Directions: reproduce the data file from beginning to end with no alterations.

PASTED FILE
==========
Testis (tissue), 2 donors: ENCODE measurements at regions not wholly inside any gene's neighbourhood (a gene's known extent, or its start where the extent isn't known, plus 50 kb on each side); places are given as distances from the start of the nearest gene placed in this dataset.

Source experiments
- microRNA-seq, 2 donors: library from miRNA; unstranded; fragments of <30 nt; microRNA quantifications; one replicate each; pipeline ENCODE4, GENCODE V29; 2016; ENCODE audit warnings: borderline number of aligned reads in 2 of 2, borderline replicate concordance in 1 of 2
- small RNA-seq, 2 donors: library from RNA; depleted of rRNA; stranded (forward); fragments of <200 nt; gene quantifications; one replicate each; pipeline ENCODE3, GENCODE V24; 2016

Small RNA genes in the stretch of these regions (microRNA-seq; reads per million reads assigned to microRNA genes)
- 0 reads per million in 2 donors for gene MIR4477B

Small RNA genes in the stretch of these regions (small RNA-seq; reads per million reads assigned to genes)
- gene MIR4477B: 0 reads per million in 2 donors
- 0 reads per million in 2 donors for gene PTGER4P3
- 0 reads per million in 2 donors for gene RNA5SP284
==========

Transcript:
Testis (tissue), 2 donors: ENCODE measurements at regions not wholly inside any gene's neighbourhood (a gene's known extent, or its start where the extent isn't known, plus 50 kb on each side); places are given as distances from the start of the nearest gene placed in this dataset.

Source experiments
- microRNA-seq, 2 donors: library from miRNA; unstranded; fragments of <30 nt; microRNA quantifications; one replicate each; pipeline ENCODE4, GENCODE V29; 2016; ENCODE audit warnings: borderline number of aligned reads in 2 of 2, borderline replicate concordance in 1 of 2
- small RNA-seq, 2 donors: library from RNA; depleted of rRNA; stranded (forward); fragments of <200 nt; gene quantifications; one replicate each; pipeline ENCODE3, GENCODE V24; 2016

Small RNA genes in the stretch of these regions (microRNA-seq; reads per million reads assigned to microRNA genes)
- 0 reads per million in 2 donors for gene MIR4477B

Small RNA genes in the stretch of these regions (small RNA-seq; reads per million reads assigned to genes)
- gene MIR4477B: 0 reads per million in 2 donors
- 0 reads per million in 2 donors for gene PTGER4P3
- 0 reads per million in 2 donors for gene RNA5SP284